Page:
I found Rust

I've found it best not to talk about Rust around here. The language has already accumulated a legion of haters at Slashdot. Rational discussion about Rust sans the office punklets happens at Hacker News.

It was anticipated that Rust would motivate some progress in C++ memory safety. Some have argued that if that is all that Rust accomplishes it is worthwhile. Too bad an entire language has to be invented to get some folks off the dime.

The uptake of Rust is so large though I don't think it's going to go away just because C++ adopts some degree of compile time memory safety. The language is great on it's own merits, there is none of that half century of baggage to slog through and the entire stack and all native Rust third part modules provide the same memory safety guarantees, barring 'unsafe.'

These things, combined with the never ending stream of opportunities the segfaults and overflows that C/C++ cannot avoid providing will ensure a chunk of mind-share, haters be damned.

Comment Re:Whistleblowing (Score 2) 569

These are the people who turned off all their nuclear plants for solar.

Except they didn't actually do that. They're still running eight of their largest and newest reactors and these supply over 10,000 MWe to their grid today. They "plan" to shut these down. We'll see. If they back-peddle because the alternative is more coal they won't be the first European nation to do so.

It is amazing how well hype and propaganda work. Your "reality" is a fiction created by solar advocates.

Comment Re:How many volts and milliamps did you hit it wit (Score 1) 303

This is the question I had as well. For those following along, Ethernet is magnetically coupled to isolate the Ethernet PHY (the IC/circuit that (de)modulates signals) from the transmission line. This means the signal is propagated across a transformer; there is no direct electrical path between the Ethernet cable and the host. So an attacker pushing high voltage+current into a drop should only be able to damage part of the isolation transformer, in theory.

I suspect the answer is that real Ethernet ports have compromised this model with highly integrated devices. The transformers are simply not tested to destruction with high power and there are failure modes that include welding the primary+secondary together in unfortunate ways, thermally destroying a package of multiple transformers and/or creating other shorts. Unless an electrical device is actually designed to fail gracefully under high current it probably won't. Thus fuses.

Comment Re:Running power through wires shock!! (Score 1) 303

Oh yeah... now I know I'm dealing with a first class BS artist.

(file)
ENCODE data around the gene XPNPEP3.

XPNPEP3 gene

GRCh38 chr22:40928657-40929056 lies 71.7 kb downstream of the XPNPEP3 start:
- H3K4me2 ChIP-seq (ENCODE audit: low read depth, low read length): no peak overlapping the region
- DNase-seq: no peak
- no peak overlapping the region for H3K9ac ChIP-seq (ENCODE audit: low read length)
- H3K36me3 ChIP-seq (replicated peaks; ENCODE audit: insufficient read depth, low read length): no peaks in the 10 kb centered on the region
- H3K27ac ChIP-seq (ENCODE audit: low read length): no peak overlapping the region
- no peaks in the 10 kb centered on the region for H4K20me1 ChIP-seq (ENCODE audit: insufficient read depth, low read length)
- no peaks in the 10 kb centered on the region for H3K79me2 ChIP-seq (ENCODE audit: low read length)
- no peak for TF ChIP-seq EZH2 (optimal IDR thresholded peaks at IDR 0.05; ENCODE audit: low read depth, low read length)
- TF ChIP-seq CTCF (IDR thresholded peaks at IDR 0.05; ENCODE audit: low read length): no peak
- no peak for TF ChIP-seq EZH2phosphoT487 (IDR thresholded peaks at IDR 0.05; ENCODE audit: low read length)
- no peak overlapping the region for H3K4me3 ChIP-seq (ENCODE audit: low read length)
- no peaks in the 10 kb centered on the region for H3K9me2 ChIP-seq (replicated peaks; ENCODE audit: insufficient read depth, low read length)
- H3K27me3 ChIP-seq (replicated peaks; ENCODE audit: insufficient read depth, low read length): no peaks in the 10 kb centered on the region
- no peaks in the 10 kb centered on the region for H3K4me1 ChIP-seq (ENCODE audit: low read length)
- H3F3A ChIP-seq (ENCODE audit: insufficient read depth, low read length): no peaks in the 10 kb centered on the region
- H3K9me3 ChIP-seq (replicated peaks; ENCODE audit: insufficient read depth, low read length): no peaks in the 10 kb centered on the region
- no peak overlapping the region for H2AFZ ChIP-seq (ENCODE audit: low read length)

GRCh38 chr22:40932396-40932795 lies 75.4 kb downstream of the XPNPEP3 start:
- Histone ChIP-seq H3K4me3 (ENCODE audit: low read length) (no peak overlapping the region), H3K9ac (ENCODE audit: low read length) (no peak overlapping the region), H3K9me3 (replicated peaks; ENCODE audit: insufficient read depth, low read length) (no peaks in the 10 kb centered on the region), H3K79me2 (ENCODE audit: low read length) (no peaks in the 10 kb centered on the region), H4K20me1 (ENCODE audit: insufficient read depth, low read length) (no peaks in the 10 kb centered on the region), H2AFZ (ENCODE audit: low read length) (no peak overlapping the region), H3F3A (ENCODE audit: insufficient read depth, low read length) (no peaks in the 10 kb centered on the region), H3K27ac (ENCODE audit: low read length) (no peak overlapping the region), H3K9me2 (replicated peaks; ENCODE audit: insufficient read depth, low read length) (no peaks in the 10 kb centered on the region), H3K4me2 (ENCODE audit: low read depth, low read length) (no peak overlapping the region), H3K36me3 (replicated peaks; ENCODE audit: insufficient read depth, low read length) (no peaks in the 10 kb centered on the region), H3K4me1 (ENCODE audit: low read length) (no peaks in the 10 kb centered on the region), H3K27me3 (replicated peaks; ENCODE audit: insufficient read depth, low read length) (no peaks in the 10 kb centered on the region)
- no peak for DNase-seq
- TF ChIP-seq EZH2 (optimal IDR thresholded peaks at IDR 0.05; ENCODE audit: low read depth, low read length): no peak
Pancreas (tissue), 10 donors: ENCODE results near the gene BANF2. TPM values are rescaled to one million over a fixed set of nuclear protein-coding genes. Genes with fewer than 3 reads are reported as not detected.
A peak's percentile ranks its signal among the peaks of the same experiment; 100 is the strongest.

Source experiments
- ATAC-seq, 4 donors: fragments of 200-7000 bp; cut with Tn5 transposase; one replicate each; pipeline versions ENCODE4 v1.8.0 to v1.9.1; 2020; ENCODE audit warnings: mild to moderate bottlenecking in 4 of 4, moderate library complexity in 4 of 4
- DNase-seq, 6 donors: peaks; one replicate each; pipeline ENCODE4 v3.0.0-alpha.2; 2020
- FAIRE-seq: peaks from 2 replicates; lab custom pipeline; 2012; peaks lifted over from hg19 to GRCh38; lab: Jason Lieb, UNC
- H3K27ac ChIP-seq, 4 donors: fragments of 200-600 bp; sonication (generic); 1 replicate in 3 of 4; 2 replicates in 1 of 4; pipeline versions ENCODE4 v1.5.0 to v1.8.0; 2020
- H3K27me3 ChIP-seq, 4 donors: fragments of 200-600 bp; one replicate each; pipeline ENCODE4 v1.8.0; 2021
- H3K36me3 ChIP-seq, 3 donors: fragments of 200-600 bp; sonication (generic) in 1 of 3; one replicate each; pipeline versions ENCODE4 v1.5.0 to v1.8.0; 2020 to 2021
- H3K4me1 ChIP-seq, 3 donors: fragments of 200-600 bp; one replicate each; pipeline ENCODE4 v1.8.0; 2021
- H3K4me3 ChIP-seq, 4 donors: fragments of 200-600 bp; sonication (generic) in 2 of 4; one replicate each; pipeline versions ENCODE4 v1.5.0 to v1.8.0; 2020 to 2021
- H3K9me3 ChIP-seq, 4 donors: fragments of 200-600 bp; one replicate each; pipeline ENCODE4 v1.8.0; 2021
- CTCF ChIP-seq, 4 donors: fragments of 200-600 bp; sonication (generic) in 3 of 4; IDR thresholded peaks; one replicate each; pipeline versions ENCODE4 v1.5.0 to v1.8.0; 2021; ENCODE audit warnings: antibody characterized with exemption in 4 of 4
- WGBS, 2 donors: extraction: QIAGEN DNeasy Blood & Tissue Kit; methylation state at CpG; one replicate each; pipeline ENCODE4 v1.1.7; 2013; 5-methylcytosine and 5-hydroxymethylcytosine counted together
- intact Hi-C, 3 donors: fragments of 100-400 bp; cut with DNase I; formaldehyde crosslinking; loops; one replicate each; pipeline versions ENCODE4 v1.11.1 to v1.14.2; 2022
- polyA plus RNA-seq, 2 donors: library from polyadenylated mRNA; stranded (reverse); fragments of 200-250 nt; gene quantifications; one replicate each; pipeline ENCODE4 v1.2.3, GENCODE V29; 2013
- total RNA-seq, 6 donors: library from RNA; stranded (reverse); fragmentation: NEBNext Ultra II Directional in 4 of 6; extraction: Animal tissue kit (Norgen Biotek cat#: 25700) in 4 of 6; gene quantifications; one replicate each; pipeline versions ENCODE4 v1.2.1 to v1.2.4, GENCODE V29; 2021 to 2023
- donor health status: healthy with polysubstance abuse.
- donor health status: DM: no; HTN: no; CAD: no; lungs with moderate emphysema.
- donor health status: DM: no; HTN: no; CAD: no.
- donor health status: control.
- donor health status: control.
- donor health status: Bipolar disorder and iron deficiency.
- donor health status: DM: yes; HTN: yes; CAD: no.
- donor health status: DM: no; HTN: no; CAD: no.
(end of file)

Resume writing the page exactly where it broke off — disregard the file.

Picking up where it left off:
So, you propose that every single physical topology change require a visit to the switch closet/server room/whatever to manipulate patch cables?

Jesus H. Christ. How is it possible to be naive enough to think that is plausible and actually type it in a public forum?

While I have never, ever experienced a 90 day unused-port audit, every single site I've ever seen has secured its network hardware behind locked doors, at a minimum. I do that much in my own home. Access is always limited to the few BOFHs trusted with the keys/cards. There is no way in hell IT peons are going to be popping in and out of dark, secured areas every time someone wants to move a printer from one jack to another.

No. Fucking. Way.

Stop typing stuff now. You're just making a fool of yourself. At least you had the good sense to be AC when you started talking out of your ass this morning.

Comment Re:Running power through wires shock!! (Score 1) 303

Just because you are too busy to follow the practice, doesn't mean it isn't a good idea.

What is good about an idea that doesn't actually protect anything? All your "best practice" has done is secure unused ports. USED ports can still be zapped, and from either end of the cable too. Or did your "best practice" also assume non-removable and armored Ethernet cables?

Your "best practice" is a fiction inside your head.

Comment Re:Running power through wires shock!! (Score 3, Informative) 303

If you're following Information Security best practice you shouldn't have any unconnected sockets in your office, and they should be audited at least every 3 months.

So you've raised the bar for the attacker from "zap any random RJ45 jack" to "unplug something and zap that RJ45 jack"? Or am I missing something?

Comment Re:That'll teach you... (Score 1) 301

I for one would like to know

Offending the environmental activ^Hbureaucrats and their noble regulations makes for great Green Theater. You can kill all the bumkins you want, but don't mess with the Green Police. Such are our priorities, right or wrong. Just so you know, this is not a surprise to many of us; not sure why you had trouble figuring it out before now.

Comment Re:That'll teach you... (Score 5, Informative) 301

"We don't care. We don't have to. We're the Phone Company."